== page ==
Politics

Here’s Why The Marriage Equality Polls Show The Race Is Far From Over

"There’s a real chance that the polls could be skewed to Yes"

Yesterday the Australia Bureau of Statistics revealed more than 9 million Australians had already returned their marriage equality postal surveys. According to ABS estimates, that means 57.5 percent of eligible voters have taken part in the survey.

The relatively high turnout has already been welcomed by some marriage equality activists, who were initially worried the postal process might dampen participation. But the figure produced by the ABS is quite different to what we’ve seen in the published polls over the past few weeks, which suggests polling companies are struggling to accurately estimate community engagement on the survey. And that could have consequences in terms of projecting whether the Yes or No side is going to win.

What Are The Polls Saying?

In the past couple of weeks there have been four major polls estimating voter turnout. Two polls suggested a high turnout, with ReachTel estimating 79 percent of voters had already returned their ballots and Newgate Research estimating 77 percent turnout. But Newspoll had a markedly different figure, suggesting only 15 percent of voters had sent their ballots back to the ABS.

An Essential poll released today put turnout at 47 percent – sort of in the middle of the other projections. As you can see, the numbers vary pretty wildly and none of the polls line up that closely with the actual figures from the ABS. So what’s going on?

There aren’t too many precedents for national, voluntary, postal votes which means polling companies don’t have a lot of experience in estimating turnout. Different factors like how the question is framed (“Have you filled out your ballot” vs. “Have you posted your ballot”), when the question is asked and what kind of voters are being reached by the pollster can all impact the result.

One reason why Newspoll has the lowest turnout figure probably has to do with the fact that the poll was taken on September 25, a week and a half before the ABS released its turnout estimate.

While estimating turnout using polling is interesting, it’s not as valuable to the public as finding out whether the Yes or No side is winning the campaign. All of the published polls show the Yes side with a healthy lead. But if the polling companies are missing the mark on turnout, could they be getting it wrong on whether Australians support marriage equality?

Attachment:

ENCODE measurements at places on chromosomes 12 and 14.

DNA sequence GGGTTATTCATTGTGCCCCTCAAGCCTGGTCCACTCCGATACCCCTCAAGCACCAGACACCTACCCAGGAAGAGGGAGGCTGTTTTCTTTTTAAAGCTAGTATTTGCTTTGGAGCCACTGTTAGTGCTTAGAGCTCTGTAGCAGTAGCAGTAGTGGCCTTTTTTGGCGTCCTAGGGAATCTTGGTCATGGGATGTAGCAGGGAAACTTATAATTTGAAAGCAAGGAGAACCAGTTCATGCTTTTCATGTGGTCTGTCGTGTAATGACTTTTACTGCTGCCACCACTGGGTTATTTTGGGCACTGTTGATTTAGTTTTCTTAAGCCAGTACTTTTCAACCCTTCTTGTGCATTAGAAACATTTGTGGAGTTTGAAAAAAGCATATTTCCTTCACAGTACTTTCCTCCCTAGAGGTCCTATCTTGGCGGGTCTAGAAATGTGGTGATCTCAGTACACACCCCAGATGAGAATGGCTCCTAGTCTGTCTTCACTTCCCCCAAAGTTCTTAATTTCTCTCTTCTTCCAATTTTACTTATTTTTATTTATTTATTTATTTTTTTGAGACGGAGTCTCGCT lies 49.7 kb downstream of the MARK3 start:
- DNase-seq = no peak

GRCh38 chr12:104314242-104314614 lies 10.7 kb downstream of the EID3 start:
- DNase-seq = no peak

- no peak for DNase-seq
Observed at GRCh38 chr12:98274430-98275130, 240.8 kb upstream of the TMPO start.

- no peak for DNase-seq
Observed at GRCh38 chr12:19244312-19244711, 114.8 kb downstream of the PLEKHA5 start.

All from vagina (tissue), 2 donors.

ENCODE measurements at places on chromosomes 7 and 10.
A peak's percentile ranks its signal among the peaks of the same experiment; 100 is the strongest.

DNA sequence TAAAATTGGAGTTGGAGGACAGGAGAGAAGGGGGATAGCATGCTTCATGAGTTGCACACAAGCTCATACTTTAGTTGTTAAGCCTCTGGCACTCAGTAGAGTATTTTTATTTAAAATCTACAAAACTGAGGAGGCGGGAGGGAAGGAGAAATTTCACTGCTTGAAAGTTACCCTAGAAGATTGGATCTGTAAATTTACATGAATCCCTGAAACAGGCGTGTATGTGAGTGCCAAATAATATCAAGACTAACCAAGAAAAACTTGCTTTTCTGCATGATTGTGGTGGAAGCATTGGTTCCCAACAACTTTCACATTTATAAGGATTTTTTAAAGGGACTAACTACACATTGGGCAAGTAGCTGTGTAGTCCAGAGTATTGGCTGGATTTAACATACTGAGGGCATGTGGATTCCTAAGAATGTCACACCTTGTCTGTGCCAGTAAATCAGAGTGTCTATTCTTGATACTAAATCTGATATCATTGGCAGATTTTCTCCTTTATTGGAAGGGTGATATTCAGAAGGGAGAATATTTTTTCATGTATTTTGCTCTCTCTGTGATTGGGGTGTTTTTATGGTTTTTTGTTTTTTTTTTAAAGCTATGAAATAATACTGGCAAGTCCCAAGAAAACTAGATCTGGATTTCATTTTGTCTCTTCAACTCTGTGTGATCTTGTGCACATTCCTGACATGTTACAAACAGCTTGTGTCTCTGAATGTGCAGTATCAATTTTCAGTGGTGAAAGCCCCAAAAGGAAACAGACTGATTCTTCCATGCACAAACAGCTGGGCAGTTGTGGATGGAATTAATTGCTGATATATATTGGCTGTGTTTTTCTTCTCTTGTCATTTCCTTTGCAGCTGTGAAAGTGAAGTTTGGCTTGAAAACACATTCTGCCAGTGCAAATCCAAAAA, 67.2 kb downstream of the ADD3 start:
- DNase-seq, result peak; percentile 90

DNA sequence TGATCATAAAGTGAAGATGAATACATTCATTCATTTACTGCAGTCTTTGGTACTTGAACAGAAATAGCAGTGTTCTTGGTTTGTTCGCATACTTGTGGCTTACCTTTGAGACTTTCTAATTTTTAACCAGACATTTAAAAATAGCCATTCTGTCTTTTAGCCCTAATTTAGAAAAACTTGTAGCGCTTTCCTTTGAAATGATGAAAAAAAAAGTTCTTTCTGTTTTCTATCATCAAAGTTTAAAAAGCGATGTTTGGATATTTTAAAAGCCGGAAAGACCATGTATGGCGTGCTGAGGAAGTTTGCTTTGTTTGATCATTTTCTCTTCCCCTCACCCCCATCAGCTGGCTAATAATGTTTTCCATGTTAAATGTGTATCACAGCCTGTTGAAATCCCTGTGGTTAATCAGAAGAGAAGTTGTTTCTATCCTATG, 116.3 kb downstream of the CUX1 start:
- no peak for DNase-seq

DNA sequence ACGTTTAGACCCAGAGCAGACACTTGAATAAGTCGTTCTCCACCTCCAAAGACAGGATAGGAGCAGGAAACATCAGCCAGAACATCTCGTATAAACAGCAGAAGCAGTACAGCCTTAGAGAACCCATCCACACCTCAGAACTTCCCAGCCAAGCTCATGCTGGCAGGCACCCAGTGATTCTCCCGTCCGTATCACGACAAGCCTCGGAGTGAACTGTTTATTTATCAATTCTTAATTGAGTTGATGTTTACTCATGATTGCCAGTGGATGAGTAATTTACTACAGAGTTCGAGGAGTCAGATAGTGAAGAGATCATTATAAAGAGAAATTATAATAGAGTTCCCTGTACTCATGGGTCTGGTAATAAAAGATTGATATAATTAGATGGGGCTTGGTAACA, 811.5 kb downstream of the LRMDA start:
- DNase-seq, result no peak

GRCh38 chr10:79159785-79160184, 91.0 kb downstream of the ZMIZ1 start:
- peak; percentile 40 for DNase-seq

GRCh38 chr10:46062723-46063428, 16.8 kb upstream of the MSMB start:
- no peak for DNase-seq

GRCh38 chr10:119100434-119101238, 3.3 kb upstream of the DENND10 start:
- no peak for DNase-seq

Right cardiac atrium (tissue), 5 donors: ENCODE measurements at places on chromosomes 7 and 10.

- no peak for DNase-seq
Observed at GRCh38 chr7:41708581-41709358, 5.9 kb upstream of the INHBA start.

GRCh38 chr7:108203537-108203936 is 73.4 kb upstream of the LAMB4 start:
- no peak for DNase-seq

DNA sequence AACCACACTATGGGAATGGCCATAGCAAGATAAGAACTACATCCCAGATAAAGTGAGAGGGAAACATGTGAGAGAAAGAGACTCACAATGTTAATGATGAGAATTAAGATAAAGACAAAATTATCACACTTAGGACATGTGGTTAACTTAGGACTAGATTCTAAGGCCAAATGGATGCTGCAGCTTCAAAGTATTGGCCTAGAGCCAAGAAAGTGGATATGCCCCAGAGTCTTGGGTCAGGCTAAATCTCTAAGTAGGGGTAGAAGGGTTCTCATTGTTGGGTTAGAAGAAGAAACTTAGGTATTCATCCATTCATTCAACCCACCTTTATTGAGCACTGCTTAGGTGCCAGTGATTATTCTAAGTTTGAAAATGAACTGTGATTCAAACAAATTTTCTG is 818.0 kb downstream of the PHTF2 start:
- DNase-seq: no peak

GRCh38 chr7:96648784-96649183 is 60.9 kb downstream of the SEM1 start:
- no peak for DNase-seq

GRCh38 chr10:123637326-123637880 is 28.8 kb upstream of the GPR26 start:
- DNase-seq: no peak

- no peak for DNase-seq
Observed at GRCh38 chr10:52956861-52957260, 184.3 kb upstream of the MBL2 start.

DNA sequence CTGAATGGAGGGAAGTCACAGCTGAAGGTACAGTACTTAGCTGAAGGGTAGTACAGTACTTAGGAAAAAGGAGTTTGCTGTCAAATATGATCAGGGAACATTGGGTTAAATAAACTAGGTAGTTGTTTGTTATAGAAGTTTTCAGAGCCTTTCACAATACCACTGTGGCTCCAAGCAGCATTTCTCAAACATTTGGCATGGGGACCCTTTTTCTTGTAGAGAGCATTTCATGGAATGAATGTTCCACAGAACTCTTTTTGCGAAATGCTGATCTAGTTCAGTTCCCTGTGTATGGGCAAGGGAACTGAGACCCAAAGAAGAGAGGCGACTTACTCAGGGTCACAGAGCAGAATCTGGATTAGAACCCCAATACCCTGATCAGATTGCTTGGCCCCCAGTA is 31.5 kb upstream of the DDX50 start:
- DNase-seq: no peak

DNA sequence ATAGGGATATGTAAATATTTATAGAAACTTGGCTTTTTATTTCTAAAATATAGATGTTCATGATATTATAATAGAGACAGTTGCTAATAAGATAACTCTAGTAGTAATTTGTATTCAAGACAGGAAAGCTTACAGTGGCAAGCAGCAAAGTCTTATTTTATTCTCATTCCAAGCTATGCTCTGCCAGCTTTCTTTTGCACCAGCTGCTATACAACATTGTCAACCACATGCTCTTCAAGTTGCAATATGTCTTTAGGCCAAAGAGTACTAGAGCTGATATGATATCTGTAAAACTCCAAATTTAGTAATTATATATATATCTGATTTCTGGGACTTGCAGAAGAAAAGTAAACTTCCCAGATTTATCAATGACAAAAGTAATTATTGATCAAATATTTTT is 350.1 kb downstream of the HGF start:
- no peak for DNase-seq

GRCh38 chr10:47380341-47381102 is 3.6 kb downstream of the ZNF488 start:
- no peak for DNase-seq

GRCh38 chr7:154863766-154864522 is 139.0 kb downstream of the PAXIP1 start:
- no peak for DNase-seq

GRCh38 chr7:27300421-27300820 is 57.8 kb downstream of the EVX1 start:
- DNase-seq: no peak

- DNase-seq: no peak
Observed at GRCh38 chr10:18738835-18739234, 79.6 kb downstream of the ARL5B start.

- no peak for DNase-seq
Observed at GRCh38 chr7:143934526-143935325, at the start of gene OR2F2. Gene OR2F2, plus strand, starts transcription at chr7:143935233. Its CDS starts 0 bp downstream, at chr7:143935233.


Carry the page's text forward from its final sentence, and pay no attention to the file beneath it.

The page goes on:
Here’s What The Experts Think

Australian polling companies have a big advantage compared to those overseas. Because voting is mandatory here, poll respondents don’t need to be screened in terms of how likely they are to vote. Poll results in the US and the UK can vary dramatically based on what mechanism the polling company uses to project turnout.

However that means Australian polling companies are playing catch up when it comes to estimating turnout in the voluntary postal survey.

“Australian pollsters are not used to measuring likely turnout,” Peter Brent, a political scientist at Melbourne’s Swinburne University, told Junkee. “Those in other countries seem to find it hit and miss on occasion anyway.”

Some commentators have suggested a lower turnout might help the No campaign, but Brent disagrees.

“I don’t buy into the general assumption that low turnout per se is good for the No case. On the contrary, all else being equal,” he said. “The only possibly contra point to this is if the No case really starts to bite over the next month, then of course the Yes campaign will wish more had voted early.”

That said, Brent argues that Newspoll is likely to be the most reliable indicator of how the final result might land, and their polls have shown a drop in support for marriage equality.

“Newspoll asks people how they’ll vote in the survey, not whether they support changing the laws to … etc.”

Dr Kevin Bonham, a Tasmanian based psephologist (a polling and elections expert), told Junkee that most Australian polling companies were “probably overestimating the percentage who have already voted, and by extension will probably overestimate the percentage who ‘definitely will’ vote as well”.

“My suspicion is that these polls are undersampling voters who are disengaged from politics,” he said.

Bonham doesn’t think there’s a direct connection between polling companies overestimating turnout and projections of the final result, but he does think the polls could be overstating support for the Yes side.

“Based on the overseas experience I think there’s a real chance that the polls could be skewed to Yes such that Yes wins but a lot less convincingly than the polls suggest,” he said. However, despite the wildly varying turnout projects, he doesn’t think there’s evidence yet to suggest a widespread polling failure that would suggest a surprise No win.

Should We Be Worried?

The upshot of all this is that even if the polling companies are struggling to estimate turnout, that probably isn’t having too much of an impact on their projection of the final result. But there’s enough uncertainty for the experts to suggest the Yes vote might not be as strong as it looks.

Consider this a reminder to not take the result for granted. Even the most confident Yes campaigners are warning that the combination of polls and ABS figures suggest that the race is far from over, and with nearly half the country yet to vote it could still go either way.